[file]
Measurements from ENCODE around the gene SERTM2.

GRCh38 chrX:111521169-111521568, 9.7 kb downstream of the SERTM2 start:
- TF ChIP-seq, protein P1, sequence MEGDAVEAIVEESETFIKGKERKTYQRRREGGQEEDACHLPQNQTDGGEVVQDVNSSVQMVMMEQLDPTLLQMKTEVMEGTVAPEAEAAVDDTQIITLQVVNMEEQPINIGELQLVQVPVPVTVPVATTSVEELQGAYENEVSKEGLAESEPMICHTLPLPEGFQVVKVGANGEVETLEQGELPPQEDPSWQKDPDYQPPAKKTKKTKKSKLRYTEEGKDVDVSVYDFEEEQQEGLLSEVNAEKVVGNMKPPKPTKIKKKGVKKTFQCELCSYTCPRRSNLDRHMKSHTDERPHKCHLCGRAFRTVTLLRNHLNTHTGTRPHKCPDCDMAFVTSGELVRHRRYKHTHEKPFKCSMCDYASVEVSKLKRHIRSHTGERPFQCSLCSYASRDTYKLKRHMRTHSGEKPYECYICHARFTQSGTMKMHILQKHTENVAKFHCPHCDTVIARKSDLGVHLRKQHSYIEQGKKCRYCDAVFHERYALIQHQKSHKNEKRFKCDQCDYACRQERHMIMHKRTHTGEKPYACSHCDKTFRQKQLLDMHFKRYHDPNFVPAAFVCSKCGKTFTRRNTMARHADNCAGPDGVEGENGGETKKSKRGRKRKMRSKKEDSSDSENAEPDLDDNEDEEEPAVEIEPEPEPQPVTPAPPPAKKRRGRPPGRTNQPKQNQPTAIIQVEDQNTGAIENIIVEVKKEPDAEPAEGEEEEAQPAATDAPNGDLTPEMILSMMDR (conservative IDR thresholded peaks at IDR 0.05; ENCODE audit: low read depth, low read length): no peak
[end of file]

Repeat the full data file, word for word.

Measurements from ENCODE around the gene SERTM2.

GRCh38 chrX:111521169-111521568, 9.7 kb downstream of the SERTM2 start:
- TF ChIP-seq, protein P1, sequence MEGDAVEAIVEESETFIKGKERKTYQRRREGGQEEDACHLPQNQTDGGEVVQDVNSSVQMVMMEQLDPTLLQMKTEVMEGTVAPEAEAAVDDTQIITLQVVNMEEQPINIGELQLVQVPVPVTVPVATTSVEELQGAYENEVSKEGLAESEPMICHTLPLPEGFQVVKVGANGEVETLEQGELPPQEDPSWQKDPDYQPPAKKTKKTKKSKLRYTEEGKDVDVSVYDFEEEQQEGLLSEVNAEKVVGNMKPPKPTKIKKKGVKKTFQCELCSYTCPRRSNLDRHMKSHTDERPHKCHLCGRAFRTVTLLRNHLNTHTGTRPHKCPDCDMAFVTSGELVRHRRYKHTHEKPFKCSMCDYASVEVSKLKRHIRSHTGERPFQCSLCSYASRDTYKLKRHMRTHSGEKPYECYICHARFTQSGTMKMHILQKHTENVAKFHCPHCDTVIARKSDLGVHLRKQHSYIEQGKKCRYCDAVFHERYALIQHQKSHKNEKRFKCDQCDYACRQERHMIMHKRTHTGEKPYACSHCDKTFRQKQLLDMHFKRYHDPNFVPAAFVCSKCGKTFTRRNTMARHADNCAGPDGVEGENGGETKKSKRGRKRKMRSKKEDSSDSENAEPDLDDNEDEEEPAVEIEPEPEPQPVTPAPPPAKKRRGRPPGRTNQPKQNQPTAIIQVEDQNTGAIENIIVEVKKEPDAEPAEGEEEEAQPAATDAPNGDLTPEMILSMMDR (conservative IDR thresholded peaks at IDR 0.05; ENCODE audit: low read depth, low read length): no peak